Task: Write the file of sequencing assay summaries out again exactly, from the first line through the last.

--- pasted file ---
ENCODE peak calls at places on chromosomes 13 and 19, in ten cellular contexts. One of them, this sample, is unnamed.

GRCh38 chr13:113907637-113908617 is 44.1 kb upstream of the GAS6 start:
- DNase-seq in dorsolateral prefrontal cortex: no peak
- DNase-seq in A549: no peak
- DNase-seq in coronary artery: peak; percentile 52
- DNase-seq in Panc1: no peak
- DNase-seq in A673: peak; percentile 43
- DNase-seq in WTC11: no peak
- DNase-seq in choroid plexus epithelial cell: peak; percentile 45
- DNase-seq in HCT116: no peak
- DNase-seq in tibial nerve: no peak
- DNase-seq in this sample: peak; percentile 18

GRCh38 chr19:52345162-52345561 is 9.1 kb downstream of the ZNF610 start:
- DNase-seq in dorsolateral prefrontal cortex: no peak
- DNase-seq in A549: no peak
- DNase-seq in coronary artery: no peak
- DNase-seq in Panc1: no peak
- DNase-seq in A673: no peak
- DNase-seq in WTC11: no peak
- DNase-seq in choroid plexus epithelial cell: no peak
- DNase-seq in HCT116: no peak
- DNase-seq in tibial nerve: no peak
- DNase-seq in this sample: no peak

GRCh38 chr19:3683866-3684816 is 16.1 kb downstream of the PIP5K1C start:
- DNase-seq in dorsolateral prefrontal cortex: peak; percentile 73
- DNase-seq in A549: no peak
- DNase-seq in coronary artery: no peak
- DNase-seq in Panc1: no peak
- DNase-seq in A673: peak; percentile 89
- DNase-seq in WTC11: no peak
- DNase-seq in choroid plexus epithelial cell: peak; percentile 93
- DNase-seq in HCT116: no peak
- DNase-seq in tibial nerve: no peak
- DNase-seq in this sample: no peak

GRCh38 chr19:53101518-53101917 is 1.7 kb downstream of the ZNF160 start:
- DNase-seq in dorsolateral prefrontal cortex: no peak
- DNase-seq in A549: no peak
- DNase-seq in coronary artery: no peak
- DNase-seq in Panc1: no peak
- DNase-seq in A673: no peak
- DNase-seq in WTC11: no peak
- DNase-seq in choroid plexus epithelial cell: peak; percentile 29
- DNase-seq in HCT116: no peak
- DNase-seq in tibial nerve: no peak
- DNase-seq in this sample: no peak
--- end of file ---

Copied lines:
ENCODE peak calls at places on chromosomes 13 and 19, in ten cellular contexts. One of them, this sample, is unnamed.

GRCh38 chr13:113907637-113908617 is 44.1 kb upstream of the GAS6 start:
- DNase-seq in dorsolateral prefrontal cortex: no peak
- DNase-seq in A549: no peak
- DNase-seq in coronary artery: peak; percentile 52
- DNase-seq in Panc1: no peak
- DNase-seq in A673: peak; percentile 43
- DNase-seq in WTC11: no peak
- DNase-seq in choroid plexus epithelial cell: peak; percentile 45
- DNase-seq in HCT116: no peak
- DNase-seq in tibial nerve: no peak
- DNase-seq in this sample: peak; percentile 18

GRCh38 chr19:52345162-52345561 is 9.1 kb downstream of the ZNF610 start:
- DNase-seq in dorsolateral prefrontal cortex: no peak
- DNase-seq in A549: no peak
- DNase-seq in coronary artery: no peak
- DNase-seq in Panc1: no peak
- DNase-seq in A673: no peak
- DNase-seq in WTC11: no peak
- DNase-seq in choroid plexus epithelial cell: no peak
- DNase-seq in HCT116: no peak
- DNase-seq in tibial nerve: no peak
- DNase-seq in this sample: no peak

GRCh38 chr19:3683866-3684816 is 16.1 kb downstream of the PIP5K1C start:
- DNase-seq in dorsolateral prefrontal cortex: peak; percentile 73
- DNase-seq in A549: no peak
- DNase-seq in coronary artery: no peak
- DNase-seq in Panc1: no peak
- DNase-seq in A673: peak; percentile 89
- DNase-seq in WTC11: no peak
- DNase-seq in choroid plexus epithelial cell: peak; percentile 93
- DNase-seq in HCT116: no peak
- DNase-seq in tibial nerve: no peak
- DNase-seq in this sample: no peak

GRCh38 chr19:53101518-53101917 is 1.7 kb downstream of the ZNF160 start:
- DNase-seq in dorsolateral prefrontal cortex: no peak
- DNase-seq in A549: no peak
- DNase-seq in coronary artery: no peak
- DNase-seq in Panc1: no peak
- DNase-seq in A673: no peak
- DNase-seq in WTC11: no peak
- DNase-seq in choroid plexus epithelial cell: peak; percentile 29
- DNase-seq in HCT116: no peak
- DNase-seq in tibial nerve: no peak
- DNase-seq in this sample: no peak